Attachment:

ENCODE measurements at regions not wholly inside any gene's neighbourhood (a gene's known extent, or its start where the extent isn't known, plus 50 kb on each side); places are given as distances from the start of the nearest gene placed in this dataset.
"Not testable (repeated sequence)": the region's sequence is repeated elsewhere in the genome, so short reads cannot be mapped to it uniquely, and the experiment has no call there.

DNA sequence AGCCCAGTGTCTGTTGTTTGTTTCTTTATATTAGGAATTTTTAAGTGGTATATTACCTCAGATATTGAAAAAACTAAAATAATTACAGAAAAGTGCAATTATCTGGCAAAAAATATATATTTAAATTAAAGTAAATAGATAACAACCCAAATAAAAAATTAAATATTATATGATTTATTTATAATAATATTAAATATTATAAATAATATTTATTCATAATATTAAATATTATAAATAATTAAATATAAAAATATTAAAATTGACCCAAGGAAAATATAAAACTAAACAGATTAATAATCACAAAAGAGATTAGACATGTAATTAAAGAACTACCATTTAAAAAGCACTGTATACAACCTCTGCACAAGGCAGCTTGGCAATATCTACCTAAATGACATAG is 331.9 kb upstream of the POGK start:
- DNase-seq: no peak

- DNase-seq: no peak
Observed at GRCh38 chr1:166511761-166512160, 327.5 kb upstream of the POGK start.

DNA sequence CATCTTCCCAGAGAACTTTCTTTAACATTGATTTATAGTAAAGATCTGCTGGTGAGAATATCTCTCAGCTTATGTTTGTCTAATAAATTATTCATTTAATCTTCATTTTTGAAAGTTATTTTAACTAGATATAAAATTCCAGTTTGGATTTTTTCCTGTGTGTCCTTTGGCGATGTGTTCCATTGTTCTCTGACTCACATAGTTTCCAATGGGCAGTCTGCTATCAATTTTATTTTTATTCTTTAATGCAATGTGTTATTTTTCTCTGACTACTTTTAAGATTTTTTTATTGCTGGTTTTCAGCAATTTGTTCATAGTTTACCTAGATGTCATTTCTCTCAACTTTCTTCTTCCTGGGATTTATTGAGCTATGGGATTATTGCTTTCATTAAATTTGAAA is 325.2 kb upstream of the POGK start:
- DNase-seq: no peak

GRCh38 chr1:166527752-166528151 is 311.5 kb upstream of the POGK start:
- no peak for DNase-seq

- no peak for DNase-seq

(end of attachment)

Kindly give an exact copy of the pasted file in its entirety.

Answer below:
ENCODE measurements at regions not wholly inside any gene's neighbourhood (a gene's known extent, or its start where the extent isn't known, plus 50 kb on each side); places are given as distances from the start of the nearest gene placed in this dataset.
"Not testable (repeated sequence)": the region's sequence is repeated elsewhere in the genome, so short reads cannot be mapped to it uniquely, and the experiment has no call there.

DNA sequence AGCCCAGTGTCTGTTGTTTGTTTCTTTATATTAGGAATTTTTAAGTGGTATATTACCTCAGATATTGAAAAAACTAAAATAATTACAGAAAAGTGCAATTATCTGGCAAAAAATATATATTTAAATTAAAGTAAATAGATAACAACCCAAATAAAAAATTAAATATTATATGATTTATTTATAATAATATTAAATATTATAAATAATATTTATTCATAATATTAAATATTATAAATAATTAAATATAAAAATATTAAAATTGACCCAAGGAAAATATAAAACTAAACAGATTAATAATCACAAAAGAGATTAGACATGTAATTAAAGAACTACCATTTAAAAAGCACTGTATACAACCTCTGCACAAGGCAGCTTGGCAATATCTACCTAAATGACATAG is 331.9 kb upstream of the POGK start:
- DNase-seq: no peak

- DNase-seq: no peak
Observed at GRCh38 chr1:166511761-166512160, 327.5 kb upstream of the POGK start.

DNA sequence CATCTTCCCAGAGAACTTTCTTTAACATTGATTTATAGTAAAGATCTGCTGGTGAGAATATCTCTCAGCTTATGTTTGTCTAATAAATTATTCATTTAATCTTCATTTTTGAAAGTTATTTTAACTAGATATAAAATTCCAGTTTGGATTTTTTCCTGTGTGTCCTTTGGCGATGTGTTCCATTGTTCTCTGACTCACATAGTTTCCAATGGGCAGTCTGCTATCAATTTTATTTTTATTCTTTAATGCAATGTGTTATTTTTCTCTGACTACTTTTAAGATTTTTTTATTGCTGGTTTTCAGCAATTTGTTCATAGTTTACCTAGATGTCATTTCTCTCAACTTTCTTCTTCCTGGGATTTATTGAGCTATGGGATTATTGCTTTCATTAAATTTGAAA is 325.2 kb upstream of the POGK start:
- DNase-seq: no peak

GRCh38 chr1:166527752-166528151 is 311.5 kb upstream of the POGK start:
- no peak for DNase-seq

- no peak for DNase-seq